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BRUTE FORCE

There are millions of iPhones that can be unlocked without anyone’s permission

Reuters/Lucy Nicholson
It might be too late.
  • Joon Ian Wong
By Joon Ian Wong

Technology Reporter

Published This article is more than 2 years old.

The US government wants Apple to give it access to a password-protected iPhone used by a terrorist who killed 14 people in San Bernardino, California last year. Apple has refused. The two are fighting it out in court, at Congressional hearings, and in other venues where data privacy and mass-surveillance tradeoffs are debated.

But the government has unlocked iPhones before, without permission from Apple or anyone else, using off-the-shelf equipment that can be bought on eBay. There may be more than 100 million iPhones in use today that can be unlocked this way.

The hacking equipment is called IP Box, and can be found on eBay for about $200. It’s a black box that connects to an iPhone and systematically runs through every possible PIN combination to unlock it. This method of hacking, called “brute forcing,” is why Apple added an option for users to erase a phone’s data after 10 failed password attempts.

Cleverly, IP Box gets around Apple’s auto-erase feature by cutting power to the device after each failed attempt. This means the wrong guesses don’t accumulate, opening the door for brute-force hacks, according to an analysis by British security consultancy MDSec. The firm used IP Box to successfully unlock an iPhone 5s running iOS 8.1 protected by a four-digit PIN in March 2015. Here’s a video of it in action (0:30 and 1:53):

There is confusion over which versions of iOS IP Box is able to unlock in this way. Dominic Chell, who runs MDSec, says Apple plugged the security hole after iOS 8.1. But a US government agent has testified that the hack works on later versions of iOS, too.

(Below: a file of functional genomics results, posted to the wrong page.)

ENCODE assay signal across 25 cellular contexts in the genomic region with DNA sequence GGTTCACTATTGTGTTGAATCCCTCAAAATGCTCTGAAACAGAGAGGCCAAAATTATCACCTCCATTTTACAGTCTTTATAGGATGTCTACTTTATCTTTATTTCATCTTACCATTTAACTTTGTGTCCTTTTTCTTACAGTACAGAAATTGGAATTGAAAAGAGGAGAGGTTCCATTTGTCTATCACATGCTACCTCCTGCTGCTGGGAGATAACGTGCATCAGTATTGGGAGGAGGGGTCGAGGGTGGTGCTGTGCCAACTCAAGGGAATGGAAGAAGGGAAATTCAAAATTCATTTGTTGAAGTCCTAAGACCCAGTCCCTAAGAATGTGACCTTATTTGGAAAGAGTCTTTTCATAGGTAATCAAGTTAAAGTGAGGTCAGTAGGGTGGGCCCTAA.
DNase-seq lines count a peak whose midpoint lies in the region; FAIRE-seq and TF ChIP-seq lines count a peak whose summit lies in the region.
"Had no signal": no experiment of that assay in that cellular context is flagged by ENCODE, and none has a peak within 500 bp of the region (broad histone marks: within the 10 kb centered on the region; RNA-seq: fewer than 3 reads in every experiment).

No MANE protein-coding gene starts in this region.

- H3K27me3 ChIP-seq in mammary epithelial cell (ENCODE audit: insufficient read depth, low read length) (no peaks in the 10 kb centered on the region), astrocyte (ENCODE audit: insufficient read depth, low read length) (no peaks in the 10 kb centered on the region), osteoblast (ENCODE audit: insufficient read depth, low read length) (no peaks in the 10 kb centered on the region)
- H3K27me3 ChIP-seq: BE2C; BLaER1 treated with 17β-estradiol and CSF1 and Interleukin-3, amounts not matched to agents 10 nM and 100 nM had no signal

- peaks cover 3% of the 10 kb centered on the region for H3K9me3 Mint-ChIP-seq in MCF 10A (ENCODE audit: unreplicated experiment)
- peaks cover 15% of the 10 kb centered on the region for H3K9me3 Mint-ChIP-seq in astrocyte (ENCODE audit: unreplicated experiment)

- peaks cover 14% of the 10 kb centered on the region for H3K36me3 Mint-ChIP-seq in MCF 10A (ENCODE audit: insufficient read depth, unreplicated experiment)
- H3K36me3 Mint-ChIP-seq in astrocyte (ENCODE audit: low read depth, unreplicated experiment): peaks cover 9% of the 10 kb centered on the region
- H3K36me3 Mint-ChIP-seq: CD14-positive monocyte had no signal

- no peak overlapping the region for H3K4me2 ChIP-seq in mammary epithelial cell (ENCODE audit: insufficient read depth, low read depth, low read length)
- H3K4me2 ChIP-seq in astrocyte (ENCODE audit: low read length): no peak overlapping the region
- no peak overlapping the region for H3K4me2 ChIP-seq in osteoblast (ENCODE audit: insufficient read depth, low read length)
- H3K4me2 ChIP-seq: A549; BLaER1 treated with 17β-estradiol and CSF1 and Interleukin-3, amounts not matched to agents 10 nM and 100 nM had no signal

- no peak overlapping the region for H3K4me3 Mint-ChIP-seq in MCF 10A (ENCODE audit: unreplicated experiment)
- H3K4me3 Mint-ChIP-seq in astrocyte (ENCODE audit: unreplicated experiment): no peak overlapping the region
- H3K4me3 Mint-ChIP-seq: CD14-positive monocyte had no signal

The testimony surfaced in a New York court case in December 2015, when a ruling referred to a Department of Homeland Security special agent named David Bauer who told a court that he had unlocked three phones with IP Box. The target phone in the case in question, though, was an iPhone 5 running iOS 8.1.2, which Bauer had not personally unlocked before. He said, however, that law enforcement agents in Bergen County, New Jersey, had successfully unlocked iPhones running later versions of iOS.

A conservative estimate of the number of iPhones vulnerable to IP Box—that is, phones running iOS 8 or earlier—would be over 100 million. It’s difficult to be precise because Apple doesn’t say how many active iPhones are out there, and it’s not entirely clear which versions of iOS are hackable with IP Box. But analysts have estimated that the number of active iPhones stands at between 450 and 475 million.

Apple says that 23% of active iOS devices (including things like iPods and Apple TVS) run iOS 8 or earlier. Applying that ratio to our estimate of active iPhones gives a lower limit of 104 million phones running iOS 8 or earlier:

Although IP Box may work with millions of devices, it’s not a simple process. When MDSec tested IP Box, it took about 111 hours to unlock a phone protected by a four-digit PIN. That’s because it takes 40 seconds for each PIN entry. That’s a lot longer than the 13 minutes it takes to brute-force the PIN if entries were made at the fastest possible speed of 80 milliseconds each, which risks erasing all the phone’s data if the wipe-after-10-attempts feature is on.

What’s more, Apple has given users the option of making passcodes more complex than four digits since iOS 5, which was released in June 2011. Adding two more digits to a passcode means brute-forcing takes 100 times as long.

Bauer’s testimony was highlighted in a ruling issued this week by James Orenstein, a federal judge in New York. Orenstein was considering a government request for Apple’s help in unlocking an iPhone linked to a drug-dealing ring, citing Bauer’s comments as background to the case. The judge ruled in Apple’s favor, which strengthens the company’s position when it comes to the ongoing case in California with the San Bernardino shooter’s phone. That iPhone is running iOS 9, which is almost certainly immune to a brute-force hack, Chell says.

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